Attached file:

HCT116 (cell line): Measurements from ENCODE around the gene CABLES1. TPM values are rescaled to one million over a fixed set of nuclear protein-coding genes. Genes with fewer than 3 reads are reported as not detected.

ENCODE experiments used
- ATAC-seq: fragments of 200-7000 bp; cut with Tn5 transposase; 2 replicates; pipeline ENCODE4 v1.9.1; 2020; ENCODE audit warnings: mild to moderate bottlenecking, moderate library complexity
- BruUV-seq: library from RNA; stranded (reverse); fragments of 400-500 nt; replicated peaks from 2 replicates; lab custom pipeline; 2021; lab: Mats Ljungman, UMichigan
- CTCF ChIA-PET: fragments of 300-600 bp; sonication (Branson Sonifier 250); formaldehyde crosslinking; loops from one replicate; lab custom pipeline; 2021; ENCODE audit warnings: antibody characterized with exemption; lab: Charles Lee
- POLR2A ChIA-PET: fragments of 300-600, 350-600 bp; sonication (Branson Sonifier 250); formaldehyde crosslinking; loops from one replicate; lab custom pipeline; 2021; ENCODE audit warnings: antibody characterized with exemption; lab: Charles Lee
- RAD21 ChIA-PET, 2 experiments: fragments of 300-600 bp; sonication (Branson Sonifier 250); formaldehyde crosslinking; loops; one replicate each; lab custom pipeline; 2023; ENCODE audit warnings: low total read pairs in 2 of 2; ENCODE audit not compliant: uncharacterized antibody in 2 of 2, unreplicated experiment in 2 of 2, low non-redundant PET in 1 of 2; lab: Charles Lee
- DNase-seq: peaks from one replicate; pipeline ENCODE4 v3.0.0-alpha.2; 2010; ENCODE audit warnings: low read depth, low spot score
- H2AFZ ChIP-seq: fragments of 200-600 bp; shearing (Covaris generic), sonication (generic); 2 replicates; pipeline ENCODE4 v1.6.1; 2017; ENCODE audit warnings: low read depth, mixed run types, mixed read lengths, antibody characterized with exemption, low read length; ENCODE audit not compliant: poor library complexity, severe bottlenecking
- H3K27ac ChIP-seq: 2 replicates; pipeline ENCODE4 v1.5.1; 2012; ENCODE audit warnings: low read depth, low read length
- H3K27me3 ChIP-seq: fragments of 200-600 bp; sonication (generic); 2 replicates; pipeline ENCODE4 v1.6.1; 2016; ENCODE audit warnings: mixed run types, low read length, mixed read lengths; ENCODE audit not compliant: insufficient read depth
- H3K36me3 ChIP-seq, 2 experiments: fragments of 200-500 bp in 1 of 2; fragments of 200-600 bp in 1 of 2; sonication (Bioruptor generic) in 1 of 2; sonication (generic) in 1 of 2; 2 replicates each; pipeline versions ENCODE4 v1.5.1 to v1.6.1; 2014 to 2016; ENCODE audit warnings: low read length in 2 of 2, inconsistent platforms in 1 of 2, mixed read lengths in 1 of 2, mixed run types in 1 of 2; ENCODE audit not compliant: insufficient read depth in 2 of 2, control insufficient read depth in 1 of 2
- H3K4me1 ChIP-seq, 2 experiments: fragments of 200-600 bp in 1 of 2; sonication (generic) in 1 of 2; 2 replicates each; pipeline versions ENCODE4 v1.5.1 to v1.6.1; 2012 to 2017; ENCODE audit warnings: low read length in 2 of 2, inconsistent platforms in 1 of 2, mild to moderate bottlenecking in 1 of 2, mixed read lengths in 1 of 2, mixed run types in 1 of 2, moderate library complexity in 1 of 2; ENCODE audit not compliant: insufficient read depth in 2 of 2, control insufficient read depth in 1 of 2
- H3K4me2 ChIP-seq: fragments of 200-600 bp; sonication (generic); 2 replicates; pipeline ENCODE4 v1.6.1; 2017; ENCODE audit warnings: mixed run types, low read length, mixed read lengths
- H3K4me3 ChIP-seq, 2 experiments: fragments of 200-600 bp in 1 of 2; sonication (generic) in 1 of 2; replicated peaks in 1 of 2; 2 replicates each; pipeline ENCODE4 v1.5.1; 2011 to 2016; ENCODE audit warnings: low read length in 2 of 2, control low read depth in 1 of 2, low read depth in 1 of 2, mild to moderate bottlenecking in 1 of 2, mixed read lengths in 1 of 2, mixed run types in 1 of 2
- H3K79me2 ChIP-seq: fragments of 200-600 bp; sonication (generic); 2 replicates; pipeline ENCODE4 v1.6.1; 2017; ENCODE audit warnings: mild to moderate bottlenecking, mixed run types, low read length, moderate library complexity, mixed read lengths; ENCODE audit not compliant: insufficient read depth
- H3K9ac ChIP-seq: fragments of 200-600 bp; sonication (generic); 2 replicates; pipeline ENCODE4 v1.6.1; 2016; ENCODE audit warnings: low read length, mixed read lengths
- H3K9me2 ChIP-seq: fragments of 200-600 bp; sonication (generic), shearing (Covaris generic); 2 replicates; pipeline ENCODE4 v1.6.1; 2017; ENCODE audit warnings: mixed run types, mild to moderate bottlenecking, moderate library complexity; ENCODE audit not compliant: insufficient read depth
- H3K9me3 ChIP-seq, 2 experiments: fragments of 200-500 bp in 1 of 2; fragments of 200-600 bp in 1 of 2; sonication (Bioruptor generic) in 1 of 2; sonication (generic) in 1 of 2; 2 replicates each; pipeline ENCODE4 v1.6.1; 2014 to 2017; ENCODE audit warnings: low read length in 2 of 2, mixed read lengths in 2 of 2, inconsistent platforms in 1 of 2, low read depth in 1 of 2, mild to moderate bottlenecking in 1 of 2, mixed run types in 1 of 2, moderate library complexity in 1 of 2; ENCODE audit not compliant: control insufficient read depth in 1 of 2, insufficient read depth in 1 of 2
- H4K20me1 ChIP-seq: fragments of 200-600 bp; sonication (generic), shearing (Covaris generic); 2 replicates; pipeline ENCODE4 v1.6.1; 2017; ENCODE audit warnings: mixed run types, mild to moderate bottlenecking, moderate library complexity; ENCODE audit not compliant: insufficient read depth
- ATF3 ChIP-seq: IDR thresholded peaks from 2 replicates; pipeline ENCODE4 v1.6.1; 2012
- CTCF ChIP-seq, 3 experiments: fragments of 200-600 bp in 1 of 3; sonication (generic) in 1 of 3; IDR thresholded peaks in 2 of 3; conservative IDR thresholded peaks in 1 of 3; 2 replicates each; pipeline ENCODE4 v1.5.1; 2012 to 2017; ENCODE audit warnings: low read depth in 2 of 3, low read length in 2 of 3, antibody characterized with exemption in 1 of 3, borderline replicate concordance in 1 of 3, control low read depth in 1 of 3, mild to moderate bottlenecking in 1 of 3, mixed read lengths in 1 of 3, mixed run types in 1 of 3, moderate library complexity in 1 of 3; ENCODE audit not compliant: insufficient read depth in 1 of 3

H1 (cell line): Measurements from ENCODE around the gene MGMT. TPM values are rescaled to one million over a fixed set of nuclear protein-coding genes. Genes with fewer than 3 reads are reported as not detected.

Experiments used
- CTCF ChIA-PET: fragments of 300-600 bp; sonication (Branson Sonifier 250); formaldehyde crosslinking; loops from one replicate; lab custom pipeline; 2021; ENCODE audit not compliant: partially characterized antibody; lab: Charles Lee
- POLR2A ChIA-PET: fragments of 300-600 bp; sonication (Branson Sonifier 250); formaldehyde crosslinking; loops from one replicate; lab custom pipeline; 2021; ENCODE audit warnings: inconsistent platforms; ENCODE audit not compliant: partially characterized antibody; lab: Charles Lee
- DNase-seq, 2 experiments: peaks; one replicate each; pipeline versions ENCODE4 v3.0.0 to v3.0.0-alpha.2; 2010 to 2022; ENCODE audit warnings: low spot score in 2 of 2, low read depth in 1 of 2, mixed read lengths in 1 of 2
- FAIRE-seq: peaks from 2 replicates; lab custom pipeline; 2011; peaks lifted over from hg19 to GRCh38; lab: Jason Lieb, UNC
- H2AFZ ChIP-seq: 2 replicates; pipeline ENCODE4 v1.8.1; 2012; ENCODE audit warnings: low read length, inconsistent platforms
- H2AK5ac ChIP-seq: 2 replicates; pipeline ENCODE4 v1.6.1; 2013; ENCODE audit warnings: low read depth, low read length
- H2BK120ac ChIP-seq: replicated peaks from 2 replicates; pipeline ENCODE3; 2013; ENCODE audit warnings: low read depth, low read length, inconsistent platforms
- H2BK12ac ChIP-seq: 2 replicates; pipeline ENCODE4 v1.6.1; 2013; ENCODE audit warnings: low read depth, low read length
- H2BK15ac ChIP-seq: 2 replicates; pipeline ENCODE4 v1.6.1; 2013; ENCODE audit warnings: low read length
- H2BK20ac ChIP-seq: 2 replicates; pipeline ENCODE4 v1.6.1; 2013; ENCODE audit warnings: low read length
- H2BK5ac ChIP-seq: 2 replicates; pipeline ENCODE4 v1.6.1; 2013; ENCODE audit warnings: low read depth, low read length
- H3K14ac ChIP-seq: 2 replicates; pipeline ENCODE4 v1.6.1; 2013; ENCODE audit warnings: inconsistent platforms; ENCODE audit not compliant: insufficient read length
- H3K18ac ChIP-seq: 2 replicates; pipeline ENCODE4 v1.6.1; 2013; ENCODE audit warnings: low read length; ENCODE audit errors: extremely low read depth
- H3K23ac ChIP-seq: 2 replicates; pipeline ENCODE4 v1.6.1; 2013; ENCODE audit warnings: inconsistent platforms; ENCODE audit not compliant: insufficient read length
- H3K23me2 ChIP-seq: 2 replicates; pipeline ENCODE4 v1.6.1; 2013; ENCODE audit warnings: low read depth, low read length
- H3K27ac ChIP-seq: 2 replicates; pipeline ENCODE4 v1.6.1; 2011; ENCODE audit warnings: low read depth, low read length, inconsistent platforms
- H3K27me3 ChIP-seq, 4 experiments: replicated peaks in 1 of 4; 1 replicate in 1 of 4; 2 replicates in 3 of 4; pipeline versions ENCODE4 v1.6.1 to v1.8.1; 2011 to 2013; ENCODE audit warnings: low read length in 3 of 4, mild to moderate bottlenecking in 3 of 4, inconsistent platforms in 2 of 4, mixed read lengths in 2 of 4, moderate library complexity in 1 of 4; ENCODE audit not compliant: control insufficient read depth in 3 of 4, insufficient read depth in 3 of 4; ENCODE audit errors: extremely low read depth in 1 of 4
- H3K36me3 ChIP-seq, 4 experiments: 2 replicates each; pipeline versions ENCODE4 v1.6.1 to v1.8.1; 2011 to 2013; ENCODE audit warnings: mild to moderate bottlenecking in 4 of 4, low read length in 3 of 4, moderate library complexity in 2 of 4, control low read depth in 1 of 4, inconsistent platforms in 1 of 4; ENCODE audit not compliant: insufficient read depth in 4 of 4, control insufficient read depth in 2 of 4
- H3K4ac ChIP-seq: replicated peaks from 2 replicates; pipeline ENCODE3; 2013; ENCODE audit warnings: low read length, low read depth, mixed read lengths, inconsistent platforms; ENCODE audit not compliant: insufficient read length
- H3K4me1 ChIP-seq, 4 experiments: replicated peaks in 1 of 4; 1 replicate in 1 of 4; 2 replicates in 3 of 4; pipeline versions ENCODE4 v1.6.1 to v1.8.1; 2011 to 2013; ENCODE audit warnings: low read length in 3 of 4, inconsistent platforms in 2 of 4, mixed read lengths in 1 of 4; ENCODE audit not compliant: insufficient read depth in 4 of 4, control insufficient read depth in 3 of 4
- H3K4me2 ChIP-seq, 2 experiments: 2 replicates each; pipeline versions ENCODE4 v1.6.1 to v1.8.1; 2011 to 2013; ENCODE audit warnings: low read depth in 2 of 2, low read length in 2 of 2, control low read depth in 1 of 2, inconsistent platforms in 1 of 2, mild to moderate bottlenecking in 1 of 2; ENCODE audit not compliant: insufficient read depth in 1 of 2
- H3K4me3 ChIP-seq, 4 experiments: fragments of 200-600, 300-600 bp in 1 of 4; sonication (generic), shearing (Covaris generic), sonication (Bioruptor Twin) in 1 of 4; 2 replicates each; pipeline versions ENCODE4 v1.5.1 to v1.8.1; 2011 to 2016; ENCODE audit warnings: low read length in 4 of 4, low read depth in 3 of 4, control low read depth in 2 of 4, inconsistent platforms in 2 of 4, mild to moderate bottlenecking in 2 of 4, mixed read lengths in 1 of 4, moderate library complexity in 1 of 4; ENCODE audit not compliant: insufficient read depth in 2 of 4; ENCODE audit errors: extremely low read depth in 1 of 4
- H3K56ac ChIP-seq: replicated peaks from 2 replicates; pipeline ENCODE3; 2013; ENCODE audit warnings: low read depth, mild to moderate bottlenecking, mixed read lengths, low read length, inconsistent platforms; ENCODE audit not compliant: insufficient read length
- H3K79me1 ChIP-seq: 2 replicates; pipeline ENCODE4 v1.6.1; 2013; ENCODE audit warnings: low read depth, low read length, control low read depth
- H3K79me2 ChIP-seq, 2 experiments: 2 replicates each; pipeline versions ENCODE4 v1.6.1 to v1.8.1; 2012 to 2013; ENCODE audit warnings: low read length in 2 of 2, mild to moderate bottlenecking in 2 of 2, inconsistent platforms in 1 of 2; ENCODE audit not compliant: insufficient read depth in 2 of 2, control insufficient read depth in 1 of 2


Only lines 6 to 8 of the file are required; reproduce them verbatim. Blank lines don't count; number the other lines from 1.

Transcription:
- POLR2A ChIA-PET: fragments of 300-600, 350-600 bp; sonication (Branson Sonifier 250); formaldehyde crosslinking; loops from one replicate; lab custom pipeline; 2021; ENCODE audit warnings: antibody characterized with exemption; lab: Charles Lee
- RAD21 ChIA-PET, 2 experiments: fragments of 300-600 bp; sonication (Branson Sonifier 250); formaldehyde crosslinking; loops; one replicate each; lab custom pipeline; 2023; ENCODE audit warnings: low total read pairs in 2 of 2; ENCODE audit not compliant: uncharacterized antibody in 2 of 2, unreplicated experiment in 2 of 2, low non-redundant PET in 1 of 2; lab: Charles Lee
- DNase-seq: peaks from one replicate; pipeline ENCODE4 v3.0.0-alpha.2; 2010; ENCODE audit warnings: low read depth, low spot score